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Rubbish producers? Malaysians? where gotttt....


It seems that the average Malaysian produces an average of 1.5kg of rubbish every day, half of which can be recycled. Malaysians are urged to take the initiative to recycle their rubbish. And to change their tidak apa attitude of throwing all their rubbish into the garbage bin without separating and recycling the waste. (see here for online article)


... wow, since I barely produce even 500g of rubbish a day, who’s the person taking up my slack and producing 2.5kg of rubbish, huh?

But, you want people to recycle?

Y’know, apart from old newspapers, which have been recycled since forever thanks to people who go about buying your old newspapers, recycling here is just not convenient.

For the longest time, I had three large garbage bags full of aluminium cans in the boot of my car. I remember thinking I’d make the day of the rubbish bins foragers over by Lot10 if I’d ever be able to signal to one, pop open the boot, and hand him/her the bags – that might have been week’s worth of foraging right there! But I never did…. I suppose in the end I dumped them at the 1Utama recycle bins, I can’t say for sure.

And I couldn’t get my parents to do much recycling – hey my mom is Swiss and all, so she doesn’t believe in wasting, but it’s not like she was gonna have a growing pile of bottles and cans in one corner of the storage area to be gotten rid of if ever they made a trip to 1Utama? (Well, *i* would head out just to dump the stuff, but then, I suppose it’s more important to me than to them…)

And I keep saying 1Utama cos for the longest time that was the only place I knew of that not only *had* the bins, but also seemed to empty them, i.e. they were really processing the stuff somehow. I hope lah. :p

It would be so different if a recycling service was provided by the Municipal Council to all the homes - or at least to apartment complexes with a higher population (read:higher rubbish production) density.

But that would be a waste of money right? *sigh*

Let me share with you my first attempt at recyling, when I got back from the u.s., and had been stationed in the east coast boonies: I’d seen in the “town center” (harhar) that there were actually recycle bins, separate ones for aluminium, paper & plastic. I thought wow, that’s great! So I saved up my plastic bottles (at that time I was drinking lots of distilled water, as advised by the Fit For Life people, so I easily accumulated lots of empty bottles). One fine day, I drove up to the bin with an armful of empty plastic bottles, and proceeded to dump them thru the flap into the bin.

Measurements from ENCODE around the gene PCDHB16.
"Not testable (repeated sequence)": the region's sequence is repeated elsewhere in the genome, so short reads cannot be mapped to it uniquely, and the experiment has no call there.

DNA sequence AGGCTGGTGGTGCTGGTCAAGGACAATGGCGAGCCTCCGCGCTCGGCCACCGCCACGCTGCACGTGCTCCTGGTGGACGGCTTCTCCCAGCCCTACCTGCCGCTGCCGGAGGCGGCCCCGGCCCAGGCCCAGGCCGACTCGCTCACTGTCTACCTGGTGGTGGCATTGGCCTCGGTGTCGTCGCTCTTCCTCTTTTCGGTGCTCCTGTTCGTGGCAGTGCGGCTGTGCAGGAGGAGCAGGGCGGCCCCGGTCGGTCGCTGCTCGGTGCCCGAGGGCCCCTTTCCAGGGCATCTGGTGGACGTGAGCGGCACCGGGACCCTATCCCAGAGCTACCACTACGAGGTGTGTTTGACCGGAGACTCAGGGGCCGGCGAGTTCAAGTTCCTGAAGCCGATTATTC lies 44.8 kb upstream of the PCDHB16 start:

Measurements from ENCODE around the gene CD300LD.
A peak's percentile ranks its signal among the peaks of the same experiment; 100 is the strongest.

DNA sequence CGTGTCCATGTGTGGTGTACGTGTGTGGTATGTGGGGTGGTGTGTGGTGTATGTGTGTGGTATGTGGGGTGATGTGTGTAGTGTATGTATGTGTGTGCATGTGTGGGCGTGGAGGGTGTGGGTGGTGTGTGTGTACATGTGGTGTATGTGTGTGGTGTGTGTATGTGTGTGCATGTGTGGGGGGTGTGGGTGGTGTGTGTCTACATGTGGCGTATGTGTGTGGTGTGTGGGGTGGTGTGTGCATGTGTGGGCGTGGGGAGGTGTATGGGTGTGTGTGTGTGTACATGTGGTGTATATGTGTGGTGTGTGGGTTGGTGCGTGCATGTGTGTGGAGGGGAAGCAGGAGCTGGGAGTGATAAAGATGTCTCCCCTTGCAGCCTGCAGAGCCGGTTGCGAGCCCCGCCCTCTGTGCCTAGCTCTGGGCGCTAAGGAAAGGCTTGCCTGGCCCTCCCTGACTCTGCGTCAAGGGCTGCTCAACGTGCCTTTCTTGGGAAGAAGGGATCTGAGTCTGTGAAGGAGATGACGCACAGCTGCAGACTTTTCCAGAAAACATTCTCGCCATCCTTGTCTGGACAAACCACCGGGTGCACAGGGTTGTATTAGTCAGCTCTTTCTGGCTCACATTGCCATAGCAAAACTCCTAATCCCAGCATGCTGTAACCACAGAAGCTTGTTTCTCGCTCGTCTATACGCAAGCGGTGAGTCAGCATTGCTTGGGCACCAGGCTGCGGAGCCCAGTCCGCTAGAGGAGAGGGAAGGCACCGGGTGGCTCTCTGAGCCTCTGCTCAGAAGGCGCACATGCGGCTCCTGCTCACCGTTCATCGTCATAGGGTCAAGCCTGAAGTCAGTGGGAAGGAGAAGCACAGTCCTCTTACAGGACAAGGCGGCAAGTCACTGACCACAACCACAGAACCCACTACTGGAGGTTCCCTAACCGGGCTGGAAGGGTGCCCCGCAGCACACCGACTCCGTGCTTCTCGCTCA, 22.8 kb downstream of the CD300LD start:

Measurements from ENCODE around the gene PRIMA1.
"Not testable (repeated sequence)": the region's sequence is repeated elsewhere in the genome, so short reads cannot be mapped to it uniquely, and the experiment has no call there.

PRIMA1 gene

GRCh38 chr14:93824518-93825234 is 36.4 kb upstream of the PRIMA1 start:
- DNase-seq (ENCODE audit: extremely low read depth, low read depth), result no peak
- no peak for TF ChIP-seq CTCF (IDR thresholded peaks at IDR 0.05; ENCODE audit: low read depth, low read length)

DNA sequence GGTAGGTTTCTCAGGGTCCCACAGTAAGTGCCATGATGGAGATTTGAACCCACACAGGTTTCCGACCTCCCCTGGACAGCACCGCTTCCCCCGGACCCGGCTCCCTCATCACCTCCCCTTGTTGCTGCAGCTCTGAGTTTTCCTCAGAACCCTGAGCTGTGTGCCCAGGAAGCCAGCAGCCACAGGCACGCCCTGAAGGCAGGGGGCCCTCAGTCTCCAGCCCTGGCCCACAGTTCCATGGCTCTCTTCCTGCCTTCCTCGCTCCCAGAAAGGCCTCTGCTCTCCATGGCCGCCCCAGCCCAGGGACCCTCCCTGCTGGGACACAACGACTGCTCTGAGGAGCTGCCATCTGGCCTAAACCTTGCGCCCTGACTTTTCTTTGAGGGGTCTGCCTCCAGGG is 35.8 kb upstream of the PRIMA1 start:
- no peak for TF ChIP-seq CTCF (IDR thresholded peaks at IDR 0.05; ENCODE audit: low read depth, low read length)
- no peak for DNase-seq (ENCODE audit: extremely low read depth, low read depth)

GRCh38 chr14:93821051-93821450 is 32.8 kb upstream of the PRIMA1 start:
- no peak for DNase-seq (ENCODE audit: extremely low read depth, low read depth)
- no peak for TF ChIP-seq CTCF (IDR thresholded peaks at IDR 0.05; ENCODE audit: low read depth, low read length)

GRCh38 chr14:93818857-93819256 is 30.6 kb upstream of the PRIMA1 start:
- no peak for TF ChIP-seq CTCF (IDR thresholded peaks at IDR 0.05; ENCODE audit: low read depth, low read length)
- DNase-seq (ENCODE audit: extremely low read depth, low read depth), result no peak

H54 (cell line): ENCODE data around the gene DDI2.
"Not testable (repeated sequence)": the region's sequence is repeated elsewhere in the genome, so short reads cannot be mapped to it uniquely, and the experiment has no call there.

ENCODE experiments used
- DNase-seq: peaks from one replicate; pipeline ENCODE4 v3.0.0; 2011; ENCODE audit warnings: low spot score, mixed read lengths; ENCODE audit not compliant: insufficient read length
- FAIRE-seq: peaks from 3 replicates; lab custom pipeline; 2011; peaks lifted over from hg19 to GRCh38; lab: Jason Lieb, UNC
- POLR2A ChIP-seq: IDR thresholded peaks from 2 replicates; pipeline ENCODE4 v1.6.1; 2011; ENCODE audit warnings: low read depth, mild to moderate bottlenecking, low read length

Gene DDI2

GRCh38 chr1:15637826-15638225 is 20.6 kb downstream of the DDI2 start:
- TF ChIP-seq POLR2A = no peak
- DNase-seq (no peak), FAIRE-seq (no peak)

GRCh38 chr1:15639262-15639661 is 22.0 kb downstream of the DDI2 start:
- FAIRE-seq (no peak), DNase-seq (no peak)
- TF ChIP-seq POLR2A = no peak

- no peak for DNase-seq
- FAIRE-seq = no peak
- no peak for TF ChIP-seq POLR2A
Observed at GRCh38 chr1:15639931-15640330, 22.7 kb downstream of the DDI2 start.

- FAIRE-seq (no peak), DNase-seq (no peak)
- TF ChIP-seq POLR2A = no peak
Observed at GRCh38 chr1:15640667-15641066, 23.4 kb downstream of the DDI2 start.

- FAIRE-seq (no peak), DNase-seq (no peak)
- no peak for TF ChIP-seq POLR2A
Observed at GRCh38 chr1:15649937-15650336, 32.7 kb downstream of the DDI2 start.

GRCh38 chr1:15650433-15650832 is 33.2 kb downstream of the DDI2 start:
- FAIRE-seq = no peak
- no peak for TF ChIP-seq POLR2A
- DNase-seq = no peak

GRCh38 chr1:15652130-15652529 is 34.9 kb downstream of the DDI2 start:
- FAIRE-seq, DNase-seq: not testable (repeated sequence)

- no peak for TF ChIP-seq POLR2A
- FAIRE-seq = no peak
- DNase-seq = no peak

Only to hear some sort of protesting noise on the inside.

I peeked in … at a mommy cat with a bunch of pretty newborn kittens at her teats, looking up at me, disbelievingly. She’d probably figured out NOONE uses the bins so it was an ideal place to have her kittens, then next thing she knows these bottles are falling down on her.

Seeing that the existence of the bins only indicated yet another case of hangat-hangat tahi ayam, yet another abandoned initiative – probably due to lack of support anyway - I did the only thing I could do: cut down my consumption of bottled water, and gave up on the recycling while there on the east coast. This was 1995 – 1997.

Yes, things are a bit better now. At least in the KL/PJ area I see more recycle bins around in public places. Where they are properly utilized is another matter lah.

I think the WANT to recycle must be there.

What we need is education. And I mean real education – obviously running just a poster campaign coupled with an irritating song (“Recycle! That’s what we do!”) is NOT going to work. The rakyat must actually feel recycling is important enough that they would willingly inconvenience themselves once in a while in order to contribute to the greater good.

Of course, this would involve a change in attitude towards other things too. Like littering. Polluting. Having a respect for nature. For other races, other people, other abilities, other opinions.

Too much work?

Okaylah, stick to exhortations in the press calling for changes in attitude lah.

Same old same old.

Comments

  1. Problem here in the Phils is that there's just too few or no recycling stations in and around the city... adding to the enormous garbage problem we're having right now. :-(

    ReplyDelete
  2. Want is something; Know-How is anothing; Enforcement and dedication is the most important thing.

    ReplyDelete
  3. SG>over here it's been in the papers lately that the main source of water for the state (providing 80%) is heavily polluted.. one of the causes: junk from landfills (situated next to the river!!) leaking into the river. go figure.

    maverick>enforcement? *sigh* what's that, ah? :-(

    ReplyDelete

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